Benzo Epidemic: A Killer Hiding in the Shadow of Opioids

Though opioids get more media attention, benzo abuse is equally rampant.

In recent years, opioid abuse has received a lot of attention – and for good reason. In 2014, 19,000 people died from overdoses involving prescription opioids; that’s up 16 percent from 2013. But notice the wording; it’s important: “Overdoses involving prescription opioids” – what does this mean, exactly?

The word choice means other drugs were likely involved in the overdose. In 30 percent of opioid-related deaths, it’s the combination of benzos and opioids that result in an overdose. So, why don’t we hear more about benzo abuse? Well, that’s a really good question.

Benzo Stats

Benzos (short for benzodiazepines, a class of sedatives including such popular drugs as Valium, Xanax, Klonopin and Ativan) are a hidden killer, overshadowed by the massive reports on opioid abuse. But, the dangers of these drugs shouldn’t be overlooked.

While we’ve been focused on opioids, benzo abuse statistics have exploded:

  • Between 1996 and 2013, benzo overdoses increased more than 500 percent.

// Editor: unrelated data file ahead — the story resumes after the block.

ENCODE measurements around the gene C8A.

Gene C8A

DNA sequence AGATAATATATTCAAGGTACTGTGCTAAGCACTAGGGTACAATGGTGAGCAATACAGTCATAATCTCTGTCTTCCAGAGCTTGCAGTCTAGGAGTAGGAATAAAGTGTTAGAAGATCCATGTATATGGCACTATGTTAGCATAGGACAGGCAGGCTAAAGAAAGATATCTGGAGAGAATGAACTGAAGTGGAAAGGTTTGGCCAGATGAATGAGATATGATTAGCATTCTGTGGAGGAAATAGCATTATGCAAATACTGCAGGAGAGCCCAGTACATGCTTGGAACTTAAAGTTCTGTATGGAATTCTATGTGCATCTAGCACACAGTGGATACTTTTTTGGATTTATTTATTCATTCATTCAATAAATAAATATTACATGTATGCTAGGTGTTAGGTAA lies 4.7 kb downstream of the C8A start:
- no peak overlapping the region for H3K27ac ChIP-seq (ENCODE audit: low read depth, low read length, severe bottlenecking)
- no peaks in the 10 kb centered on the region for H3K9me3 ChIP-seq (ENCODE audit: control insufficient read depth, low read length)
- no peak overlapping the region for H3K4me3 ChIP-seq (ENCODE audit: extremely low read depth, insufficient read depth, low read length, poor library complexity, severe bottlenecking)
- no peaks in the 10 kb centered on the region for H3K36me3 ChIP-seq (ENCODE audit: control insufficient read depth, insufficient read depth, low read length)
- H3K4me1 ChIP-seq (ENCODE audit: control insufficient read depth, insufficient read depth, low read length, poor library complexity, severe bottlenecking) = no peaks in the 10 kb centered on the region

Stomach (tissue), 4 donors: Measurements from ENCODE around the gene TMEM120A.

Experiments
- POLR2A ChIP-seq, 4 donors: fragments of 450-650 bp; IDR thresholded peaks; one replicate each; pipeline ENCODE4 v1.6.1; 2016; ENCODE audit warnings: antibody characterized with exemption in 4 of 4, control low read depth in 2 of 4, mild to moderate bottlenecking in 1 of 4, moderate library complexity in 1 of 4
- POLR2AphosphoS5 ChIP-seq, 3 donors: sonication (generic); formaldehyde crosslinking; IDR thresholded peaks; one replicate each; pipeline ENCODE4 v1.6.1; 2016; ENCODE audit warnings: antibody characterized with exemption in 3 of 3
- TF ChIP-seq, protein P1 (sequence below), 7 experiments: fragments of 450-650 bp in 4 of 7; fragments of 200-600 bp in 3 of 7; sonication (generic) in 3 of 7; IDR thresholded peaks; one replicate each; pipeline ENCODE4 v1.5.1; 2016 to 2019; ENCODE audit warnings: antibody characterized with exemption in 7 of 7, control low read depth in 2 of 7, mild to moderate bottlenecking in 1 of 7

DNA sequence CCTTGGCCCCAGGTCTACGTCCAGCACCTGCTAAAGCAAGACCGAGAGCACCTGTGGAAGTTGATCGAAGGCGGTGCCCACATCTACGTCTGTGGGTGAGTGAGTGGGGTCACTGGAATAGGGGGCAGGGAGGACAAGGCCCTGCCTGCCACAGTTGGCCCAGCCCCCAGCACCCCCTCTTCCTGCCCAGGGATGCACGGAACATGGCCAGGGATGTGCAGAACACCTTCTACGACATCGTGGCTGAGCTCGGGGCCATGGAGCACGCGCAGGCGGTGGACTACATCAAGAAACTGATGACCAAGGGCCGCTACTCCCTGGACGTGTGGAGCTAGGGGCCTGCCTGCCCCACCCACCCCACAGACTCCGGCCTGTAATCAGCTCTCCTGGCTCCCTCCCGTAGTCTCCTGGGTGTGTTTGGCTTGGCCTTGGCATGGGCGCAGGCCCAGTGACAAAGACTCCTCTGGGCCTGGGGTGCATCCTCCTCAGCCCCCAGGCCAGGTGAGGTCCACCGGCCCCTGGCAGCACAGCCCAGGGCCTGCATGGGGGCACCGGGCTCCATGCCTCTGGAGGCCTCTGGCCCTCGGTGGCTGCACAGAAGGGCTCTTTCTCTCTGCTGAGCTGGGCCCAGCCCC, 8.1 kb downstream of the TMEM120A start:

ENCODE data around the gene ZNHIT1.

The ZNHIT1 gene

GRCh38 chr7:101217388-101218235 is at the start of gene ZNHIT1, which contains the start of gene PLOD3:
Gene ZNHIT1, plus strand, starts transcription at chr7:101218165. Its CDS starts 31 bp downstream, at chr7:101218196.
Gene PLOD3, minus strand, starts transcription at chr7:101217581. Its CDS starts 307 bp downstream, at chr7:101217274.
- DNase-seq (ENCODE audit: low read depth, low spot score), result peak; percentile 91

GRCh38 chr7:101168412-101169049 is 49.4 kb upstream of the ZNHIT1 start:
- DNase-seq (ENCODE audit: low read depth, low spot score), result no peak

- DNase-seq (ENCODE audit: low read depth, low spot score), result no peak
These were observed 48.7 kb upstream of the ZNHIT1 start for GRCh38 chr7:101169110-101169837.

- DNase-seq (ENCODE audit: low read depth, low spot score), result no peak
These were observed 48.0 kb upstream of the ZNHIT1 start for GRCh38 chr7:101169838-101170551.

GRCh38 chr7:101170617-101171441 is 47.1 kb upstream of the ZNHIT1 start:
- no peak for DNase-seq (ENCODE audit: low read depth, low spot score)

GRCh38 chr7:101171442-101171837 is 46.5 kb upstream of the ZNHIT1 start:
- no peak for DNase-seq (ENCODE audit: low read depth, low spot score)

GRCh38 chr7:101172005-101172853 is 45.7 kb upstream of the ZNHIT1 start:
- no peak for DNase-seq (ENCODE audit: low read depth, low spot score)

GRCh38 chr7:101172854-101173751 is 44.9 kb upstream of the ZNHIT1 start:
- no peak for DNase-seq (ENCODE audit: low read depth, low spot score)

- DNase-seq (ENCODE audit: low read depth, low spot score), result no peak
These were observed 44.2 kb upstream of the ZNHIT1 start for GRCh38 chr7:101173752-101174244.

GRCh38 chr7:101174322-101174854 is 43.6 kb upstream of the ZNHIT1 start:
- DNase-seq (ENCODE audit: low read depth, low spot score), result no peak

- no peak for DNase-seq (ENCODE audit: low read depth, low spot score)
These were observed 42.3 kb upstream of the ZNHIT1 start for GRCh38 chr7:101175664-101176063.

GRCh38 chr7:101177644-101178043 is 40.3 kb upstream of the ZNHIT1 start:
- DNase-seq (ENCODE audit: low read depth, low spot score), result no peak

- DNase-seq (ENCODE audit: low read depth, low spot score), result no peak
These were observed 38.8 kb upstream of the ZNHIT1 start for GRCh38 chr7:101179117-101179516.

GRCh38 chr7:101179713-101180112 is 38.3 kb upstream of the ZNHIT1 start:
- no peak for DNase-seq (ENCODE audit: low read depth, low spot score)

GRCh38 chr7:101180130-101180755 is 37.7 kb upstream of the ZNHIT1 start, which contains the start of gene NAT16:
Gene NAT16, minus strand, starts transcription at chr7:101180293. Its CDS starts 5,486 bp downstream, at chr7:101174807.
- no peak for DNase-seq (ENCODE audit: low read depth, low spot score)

• Xanax is the number one prescribed psychiatric medication in the country, with over 50 million prescriptions written each year.
  • Improper use of Xanax results in over 125,000 ER visits annually.

The Lethal Cocktail

The combination of opioids and benzos is particularly deadly because both classes of drugs slow down your body systems and create a sense of calm. With continued use, more and more drugs are required to create a sense of euphoria. As a result, many begin to use both drugs, relying on the combined effect to produce the desired sensation.

The effects on breathing and heart rate are exponential. It’s not like taking one dose, plus another dose. The combination is more like taking three or four. That’s when breathing stops.

Popularity Kills

Back in the 50s and 60’s, doctors discovered benzos were useful as a “quick fix” for things like soothing nerves or falling asleep “easier.” They began prescribing benzos in droves to housewives who were feeling “frazzled” or teens who had trouble falling asleep at a decent hour.

Decades later, benzos are being prescribed at an alarming rate and, many times, for conditions that don’t require long-term pharmaceutical therapy. Drugs like Xanax, Klonipin, Ativan and Valium, for example, are commonly taken for long periods of time – and in increasing dosages – for treatment of chronic issues.

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